The sense of tumescence lingers without the equivalency of action. A haunting thought or reminiscence that would have previously aroused me is no longer a precursor but now, a reminder of what once was. I have had a radical prostatectomy.
The disassociation I feel is multilayered. I was not unwell—or, at least, I didn’t think I was. My GP’s suggestion to see a specialist after finding that my prostate specific antigens (PSA) had risen was a little bewildering. The reading wasn’t particularly alarming as the PSA is not a reliable indicator, though it can suggest the presence of cancer. In answer to his questions about whether I had to relieve myself in the middle of the night or had difficulty emptying my bladder, I was able to confidently answer ‘no.’ And the disquieting finger poke to check the condition of my prostate suggested nothing was awry. He couldn’t feel anything untoward. All the same, he sent me to a specialist.
The specialist was systematic in asking questions, but they were the same ones my GP had asked. My responses were the same. His physical check of my prostate was far firmer. He felt some resistance on the left-hand side but concluded that this could simply be the body pushing back. There were no obvious indicators of cancer but he could only be certain if a biopsy was done. This was an invasive procedure. An MRI could be taken but that wouldn’t be conclusive. My other option was to have the PSA levels evaluated over time.
I can’t say what made me opt for the biopsy. Maybe it was a case of wanting to know for certain and eliminating all notions of anything being amiss. The biopsy revealed a Gleason Score of seven. And here begins my second encounter with disassociation. I couldn’t quite fathom the resulting diagnosis of cancer. My health was being summed up in numbers. Moreover, my seven was made up of a four and a three. The alternative combination of a three and a four was less concerning but mine was troubling. It required radical intervention. Despite reading the literature I was given, the reduction of my well-being to an equation was inconsistent with how I saw myself, how I felt and my sense of who I was.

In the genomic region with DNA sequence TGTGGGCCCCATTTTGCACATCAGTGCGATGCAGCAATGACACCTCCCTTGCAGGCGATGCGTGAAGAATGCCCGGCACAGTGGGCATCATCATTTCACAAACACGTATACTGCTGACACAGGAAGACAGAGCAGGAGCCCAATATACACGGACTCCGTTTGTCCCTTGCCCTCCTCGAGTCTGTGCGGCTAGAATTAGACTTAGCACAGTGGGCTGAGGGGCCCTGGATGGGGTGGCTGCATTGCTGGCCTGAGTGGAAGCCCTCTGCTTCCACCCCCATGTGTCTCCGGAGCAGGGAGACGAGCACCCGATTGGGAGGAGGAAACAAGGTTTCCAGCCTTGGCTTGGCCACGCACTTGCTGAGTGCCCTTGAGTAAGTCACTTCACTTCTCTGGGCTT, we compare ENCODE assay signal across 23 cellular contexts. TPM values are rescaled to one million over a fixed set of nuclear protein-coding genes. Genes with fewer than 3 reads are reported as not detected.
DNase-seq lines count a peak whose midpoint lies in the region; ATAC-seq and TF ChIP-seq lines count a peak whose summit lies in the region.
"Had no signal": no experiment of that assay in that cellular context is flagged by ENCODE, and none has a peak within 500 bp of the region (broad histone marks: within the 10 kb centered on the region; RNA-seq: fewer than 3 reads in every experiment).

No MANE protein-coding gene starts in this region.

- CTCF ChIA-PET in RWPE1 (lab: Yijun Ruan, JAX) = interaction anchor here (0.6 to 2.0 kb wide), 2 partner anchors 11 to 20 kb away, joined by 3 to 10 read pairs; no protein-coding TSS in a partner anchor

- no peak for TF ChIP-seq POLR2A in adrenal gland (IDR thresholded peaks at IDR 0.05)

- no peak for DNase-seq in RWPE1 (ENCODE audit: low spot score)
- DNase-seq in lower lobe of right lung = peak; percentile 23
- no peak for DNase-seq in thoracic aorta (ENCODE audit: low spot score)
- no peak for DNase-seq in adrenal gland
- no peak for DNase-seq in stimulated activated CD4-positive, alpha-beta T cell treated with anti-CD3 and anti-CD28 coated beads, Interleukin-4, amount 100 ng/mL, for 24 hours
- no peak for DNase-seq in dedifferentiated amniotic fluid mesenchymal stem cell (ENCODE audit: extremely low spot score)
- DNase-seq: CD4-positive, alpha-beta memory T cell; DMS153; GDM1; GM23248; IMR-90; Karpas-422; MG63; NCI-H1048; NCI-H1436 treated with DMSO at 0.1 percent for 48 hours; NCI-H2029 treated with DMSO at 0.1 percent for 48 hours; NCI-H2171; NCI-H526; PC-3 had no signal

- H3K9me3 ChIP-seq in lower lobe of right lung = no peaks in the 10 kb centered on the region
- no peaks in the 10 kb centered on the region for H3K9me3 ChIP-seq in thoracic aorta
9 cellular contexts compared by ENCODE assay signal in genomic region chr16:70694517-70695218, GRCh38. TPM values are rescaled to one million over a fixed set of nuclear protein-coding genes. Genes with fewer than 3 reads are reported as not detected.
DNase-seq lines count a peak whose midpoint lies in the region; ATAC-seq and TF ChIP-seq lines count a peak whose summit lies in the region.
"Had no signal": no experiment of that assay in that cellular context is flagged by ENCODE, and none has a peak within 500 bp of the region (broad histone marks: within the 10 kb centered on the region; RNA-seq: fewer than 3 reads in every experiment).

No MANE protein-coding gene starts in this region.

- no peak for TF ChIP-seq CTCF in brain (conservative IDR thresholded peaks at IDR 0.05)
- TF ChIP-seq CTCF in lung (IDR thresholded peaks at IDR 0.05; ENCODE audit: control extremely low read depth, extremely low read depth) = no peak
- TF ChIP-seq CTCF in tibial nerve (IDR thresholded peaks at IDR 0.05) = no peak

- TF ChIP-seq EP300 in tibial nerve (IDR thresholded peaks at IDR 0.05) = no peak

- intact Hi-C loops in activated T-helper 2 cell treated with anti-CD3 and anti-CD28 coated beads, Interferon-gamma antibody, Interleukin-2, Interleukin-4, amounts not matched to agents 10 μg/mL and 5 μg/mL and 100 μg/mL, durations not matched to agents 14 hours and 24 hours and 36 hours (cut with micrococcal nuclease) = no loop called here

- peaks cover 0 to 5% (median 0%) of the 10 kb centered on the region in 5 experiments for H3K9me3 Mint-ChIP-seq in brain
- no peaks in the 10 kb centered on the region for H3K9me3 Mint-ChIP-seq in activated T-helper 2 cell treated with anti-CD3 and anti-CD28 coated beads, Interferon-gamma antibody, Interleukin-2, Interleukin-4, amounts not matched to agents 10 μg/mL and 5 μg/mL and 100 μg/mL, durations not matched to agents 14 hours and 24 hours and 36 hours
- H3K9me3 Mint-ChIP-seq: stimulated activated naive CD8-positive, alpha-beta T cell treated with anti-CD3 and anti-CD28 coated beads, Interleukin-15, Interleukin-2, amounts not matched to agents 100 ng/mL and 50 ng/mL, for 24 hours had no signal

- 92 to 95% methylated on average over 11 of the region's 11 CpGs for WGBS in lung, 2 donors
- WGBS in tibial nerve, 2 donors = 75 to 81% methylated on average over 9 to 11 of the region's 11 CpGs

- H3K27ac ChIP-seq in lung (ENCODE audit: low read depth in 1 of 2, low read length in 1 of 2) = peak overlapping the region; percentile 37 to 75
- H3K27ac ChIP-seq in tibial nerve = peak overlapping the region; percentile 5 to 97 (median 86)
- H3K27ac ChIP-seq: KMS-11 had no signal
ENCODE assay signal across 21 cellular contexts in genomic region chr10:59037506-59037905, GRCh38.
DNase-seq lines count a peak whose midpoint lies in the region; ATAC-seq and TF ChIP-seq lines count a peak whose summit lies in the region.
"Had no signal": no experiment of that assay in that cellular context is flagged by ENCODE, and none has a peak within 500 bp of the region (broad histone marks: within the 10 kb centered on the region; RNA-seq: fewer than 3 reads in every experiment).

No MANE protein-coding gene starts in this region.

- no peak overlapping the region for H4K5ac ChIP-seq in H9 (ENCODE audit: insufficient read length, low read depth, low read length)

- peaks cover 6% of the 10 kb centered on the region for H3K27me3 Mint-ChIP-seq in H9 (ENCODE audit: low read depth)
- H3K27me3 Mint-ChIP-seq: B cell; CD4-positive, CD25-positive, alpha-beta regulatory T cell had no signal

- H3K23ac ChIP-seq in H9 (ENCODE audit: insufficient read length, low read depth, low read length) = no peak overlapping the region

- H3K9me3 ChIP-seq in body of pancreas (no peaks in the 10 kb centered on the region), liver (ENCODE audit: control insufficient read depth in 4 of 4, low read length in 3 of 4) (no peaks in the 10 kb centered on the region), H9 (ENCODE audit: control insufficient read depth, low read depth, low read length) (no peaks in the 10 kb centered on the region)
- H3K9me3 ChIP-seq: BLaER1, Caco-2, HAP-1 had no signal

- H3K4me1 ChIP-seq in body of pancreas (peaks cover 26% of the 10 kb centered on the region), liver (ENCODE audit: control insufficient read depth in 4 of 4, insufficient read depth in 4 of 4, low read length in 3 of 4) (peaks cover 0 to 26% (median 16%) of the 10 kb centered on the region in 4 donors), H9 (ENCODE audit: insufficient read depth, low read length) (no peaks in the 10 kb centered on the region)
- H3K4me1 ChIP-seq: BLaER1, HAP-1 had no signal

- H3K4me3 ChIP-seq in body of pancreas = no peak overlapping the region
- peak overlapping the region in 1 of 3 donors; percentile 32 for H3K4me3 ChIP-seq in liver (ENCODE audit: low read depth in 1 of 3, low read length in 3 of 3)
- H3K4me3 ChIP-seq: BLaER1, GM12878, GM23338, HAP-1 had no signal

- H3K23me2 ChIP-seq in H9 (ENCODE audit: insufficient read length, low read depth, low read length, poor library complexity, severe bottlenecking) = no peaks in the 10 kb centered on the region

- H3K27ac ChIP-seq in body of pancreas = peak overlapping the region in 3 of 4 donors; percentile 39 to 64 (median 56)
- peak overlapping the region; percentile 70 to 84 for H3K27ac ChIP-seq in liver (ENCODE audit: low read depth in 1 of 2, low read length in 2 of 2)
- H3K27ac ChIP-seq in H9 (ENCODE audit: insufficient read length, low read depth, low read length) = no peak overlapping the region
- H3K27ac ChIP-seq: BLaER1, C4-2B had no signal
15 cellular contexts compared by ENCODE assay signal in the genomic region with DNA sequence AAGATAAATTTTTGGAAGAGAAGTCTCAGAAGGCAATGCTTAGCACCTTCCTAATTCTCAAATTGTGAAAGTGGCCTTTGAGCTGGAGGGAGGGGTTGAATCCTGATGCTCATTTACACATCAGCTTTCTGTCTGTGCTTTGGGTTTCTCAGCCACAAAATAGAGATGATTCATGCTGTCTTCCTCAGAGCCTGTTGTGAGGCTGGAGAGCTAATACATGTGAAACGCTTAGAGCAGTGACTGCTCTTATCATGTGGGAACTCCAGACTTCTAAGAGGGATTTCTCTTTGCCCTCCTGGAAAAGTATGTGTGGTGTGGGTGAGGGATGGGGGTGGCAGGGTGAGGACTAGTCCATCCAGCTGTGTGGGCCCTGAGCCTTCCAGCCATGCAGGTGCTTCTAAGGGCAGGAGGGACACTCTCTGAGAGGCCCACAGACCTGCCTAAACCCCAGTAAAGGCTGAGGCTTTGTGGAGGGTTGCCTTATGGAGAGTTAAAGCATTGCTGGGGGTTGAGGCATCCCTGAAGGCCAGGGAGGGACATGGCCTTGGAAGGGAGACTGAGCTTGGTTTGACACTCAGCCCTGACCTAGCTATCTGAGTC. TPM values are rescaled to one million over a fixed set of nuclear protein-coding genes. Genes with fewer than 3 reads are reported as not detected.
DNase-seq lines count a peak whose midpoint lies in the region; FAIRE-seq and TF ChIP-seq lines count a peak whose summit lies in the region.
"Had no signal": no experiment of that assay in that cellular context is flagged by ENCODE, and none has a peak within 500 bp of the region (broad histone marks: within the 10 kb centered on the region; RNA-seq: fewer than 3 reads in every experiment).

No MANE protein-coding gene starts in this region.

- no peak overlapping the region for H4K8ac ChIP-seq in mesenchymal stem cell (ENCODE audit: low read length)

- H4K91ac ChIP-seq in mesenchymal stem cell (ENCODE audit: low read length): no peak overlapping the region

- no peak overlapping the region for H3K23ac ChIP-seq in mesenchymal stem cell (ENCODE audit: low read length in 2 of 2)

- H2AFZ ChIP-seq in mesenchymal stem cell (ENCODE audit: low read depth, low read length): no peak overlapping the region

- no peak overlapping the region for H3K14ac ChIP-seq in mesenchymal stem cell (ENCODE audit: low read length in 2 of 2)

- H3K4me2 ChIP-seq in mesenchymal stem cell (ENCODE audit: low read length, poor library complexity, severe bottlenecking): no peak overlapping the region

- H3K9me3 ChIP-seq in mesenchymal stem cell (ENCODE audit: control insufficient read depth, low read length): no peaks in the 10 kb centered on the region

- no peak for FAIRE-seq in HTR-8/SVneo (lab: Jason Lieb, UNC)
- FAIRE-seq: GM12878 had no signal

The ensuing PET scan confirmed the presence and extent of the cancer. Something had to be done. But I didn’t feel unwell. Added to that, I was now in the hands of medical professionals whose word I simply had to take for granted and whose approach, while professional, lacked an emotional intelligence. They knew the science but not the person. My equivocation did not match their certainty and confidence they had in their own ability. I was no longer in control of my own life.
The third point of disassociation was not the recovery after the surgery. The robot-assisted operation reduces the degree of intrusiveness allowing for a more rapid recuperation from physical injury with which I am more familiar. I have a healthy future and one that could well prove rewarding. If all goes well, I have, perhaps, another thirty years ahead of me. If it’s anything to go by, my father is 93. But questions remain.